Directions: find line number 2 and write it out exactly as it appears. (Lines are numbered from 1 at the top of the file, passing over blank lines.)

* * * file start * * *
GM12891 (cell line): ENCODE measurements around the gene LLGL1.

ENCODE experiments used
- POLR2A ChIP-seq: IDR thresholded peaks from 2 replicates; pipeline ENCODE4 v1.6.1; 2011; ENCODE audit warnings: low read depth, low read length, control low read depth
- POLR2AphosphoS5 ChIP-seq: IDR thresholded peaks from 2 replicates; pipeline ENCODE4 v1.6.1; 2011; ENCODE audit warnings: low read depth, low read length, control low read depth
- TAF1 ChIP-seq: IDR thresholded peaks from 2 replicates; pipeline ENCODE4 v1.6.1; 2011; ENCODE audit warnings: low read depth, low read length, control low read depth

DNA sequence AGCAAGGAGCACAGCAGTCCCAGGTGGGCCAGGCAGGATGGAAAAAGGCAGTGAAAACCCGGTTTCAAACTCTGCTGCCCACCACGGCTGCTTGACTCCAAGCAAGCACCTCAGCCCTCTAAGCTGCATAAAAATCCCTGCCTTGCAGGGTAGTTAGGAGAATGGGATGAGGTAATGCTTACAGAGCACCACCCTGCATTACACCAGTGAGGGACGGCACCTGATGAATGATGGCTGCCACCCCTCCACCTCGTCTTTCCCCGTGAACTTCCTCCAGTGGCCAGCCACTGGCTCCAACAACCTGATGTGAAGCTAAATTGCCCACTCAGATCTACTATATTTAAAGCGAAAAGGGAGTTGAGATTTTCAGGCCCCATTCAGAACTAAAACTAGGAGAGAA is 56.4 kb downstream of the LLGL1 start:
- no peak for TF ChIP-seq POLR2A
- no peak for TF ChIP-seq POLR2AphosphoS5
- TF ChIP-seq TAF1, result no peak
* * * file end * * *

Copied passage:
ENCODE experiments used